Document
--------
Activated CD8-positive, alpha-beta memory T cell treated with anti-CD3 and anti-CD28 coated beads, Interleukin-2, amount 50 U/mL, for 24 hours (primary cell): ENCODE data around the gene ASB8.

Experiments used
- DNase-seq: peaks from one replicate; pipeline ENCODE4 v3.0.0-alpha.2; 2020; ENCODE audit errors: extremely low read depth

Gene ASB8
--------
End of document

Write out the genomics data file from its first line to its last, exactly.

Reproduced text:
Activated CD8-positive, alpha-beta memory T cell treated with anti-CD3 and anti-CD28 coated beads, Interleukin-2, amount 50 U/mL, for 24 hours (primary cell): ENCODE data around the gene ASB8.

Experiments used
- DNase-seq: peaks from one replicate; pipeline ENCODE4 v3.0.0-alpha.2; 2020; ENCODE audit errors: extremely low read depth

Gene ASB8